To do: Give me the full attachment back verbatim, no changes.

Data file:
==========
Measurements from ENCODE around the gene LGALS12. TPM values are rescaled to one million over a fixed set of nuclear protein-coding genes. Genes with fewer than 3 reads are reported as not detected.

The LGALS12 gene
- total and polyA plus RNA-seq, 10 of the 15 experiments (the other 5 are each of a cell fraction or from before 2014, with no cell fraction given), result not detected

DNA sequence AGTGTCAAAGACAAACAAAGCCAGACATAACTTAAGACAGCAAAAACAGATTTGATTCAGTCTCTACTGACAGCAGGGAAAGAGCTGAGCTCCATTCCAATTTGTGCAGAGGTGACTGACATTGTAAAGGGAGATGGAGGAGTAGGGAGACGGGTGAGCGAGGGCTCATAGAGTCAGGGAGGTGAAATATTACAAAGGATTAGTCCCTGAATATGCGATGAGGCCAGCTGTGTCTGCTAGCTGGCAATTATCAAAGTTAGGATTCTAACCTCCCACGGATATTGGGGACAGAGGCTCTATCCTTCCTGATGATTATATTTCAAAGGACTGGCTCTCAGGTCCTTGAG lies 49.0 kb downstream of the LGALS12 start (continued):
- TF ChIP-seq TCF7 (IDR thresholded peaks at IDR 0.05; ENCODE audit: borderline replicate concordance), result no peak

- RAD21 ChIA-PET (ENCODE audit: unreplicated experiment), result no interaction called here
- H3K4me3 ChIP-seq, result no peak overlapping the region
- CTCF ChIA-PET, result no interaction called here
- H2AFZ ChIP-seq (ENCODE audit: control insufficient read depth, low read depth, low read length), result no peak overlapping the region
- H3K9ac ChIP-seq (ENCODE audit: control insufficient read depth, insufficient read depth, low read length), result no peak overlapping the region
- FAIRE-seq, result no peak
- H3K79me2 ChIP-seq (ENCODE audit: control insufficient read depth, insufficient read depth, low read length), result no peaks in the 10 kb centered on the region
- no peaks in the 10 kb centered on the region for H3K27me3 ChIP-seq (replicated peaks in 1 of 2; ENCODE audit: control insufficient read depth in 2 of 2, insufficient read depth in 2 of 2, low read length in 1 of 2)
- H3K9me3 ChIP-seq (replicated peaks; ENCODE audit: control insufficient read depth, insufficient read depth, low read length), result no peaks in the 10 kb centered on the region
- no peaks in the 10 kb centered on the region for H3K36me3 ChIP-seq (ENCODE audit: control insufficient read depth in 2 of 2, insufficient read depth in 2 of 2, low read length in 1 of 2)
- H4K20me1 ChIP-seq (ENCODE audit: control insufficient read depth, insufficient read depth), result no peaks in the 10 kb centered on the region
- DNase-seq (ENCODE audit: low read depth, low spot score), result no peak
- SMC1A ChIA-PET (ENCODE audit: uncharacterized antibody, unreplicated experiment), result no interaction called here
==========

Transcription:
Measurements from ENCODE around the gene LGALS12. TPM values are rescaled to one million over a fixed set of nuclear protein-coding genes. Genes with fewer than 3 reads are reported as not detected.

The LGALS12 gene
- total and polyA plus RNA-seq, 10 of the 15 experiments (the other 5 are each of a cell fraction or from before 2014, with no cell fraction given), result not detected

DNA sequence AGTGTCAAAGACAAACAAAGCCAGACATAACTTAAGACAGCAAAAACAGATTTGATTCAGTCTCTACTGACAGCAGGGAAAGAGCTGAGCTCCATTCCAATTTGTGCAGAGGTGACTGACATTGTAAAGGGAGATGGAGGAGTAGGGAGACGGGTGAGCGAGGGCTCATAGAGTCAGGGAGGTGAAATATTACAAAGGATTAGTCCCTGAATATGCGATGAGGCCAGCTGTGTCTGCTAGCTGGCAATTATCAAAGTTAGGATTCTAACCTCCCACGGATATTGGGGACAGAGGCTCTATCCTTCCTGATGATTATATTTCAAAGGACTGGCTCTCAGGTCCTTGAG lies 49.0 kb downstream of the LGALS12 start (continued):
- TF ChIP-seq TCF7 (IDR thresholded peaks at IDR 0.05; ENCODE audit: borderline replicate concordance), result no peak

- RAD21 ChIA-PET (ENCODE audit: unreplicated experiment), result no interaction called here
- H3K4me3 ChIP-seq, result no peak overlapping the region
- CTCF ChIA-PET, result no interaction called here
- H2AFZ ChIP-seq (ENCODE audit: control insufficient read depth, low read depth, low read length), result no peak overlapping the region
- H3K9ac ChIP-seq (ENCODE audit: control insufficient read depth, insufficient read depth, low read length), result no peak overlapping the region
- FAIRE-seq, result no peak
- H3K79me2 ChIP-seq (ENCODE audit: control insufficient read depth, insufficient read depth, low read length), result no peaks in the 10 kb centered on the region
- no peaks in the 10 kb centered on the region for H3K27me3 ChIP-seq (replicated peaks in 1 of 2; ENCODE audit: control insufficient read depth in 2 of 2, insufficient read depth in 2 of 2, low read length in 1 of 2)
- H3K9me3 ChIP-seq (replicated peaks; ENCODE audit: control insufficient read depth, insufficient read depth, low read length), result no peaks in the 10 kb centered on the region
- no peaks in the 10 kb centered on the region for H3K36me3 ChIP-seq (ENCODE audit: control insufficient read depth in 2 of 2, insufficient read depth in 2 of 2, low read length in 1 of 2)
- H4K20me1 ChIP-seq (ENCODE audit: control insufficient read depth, insufficient read depth), result no peaks in the 10 kb centered on the region
- DNase-seq (ENCODE audit: low read depth, low spot score), result no peak
- SMC1A ChIA-PET (ENCODE audit: uncharacterized antibody, unreplicated experiment), result no interaction called here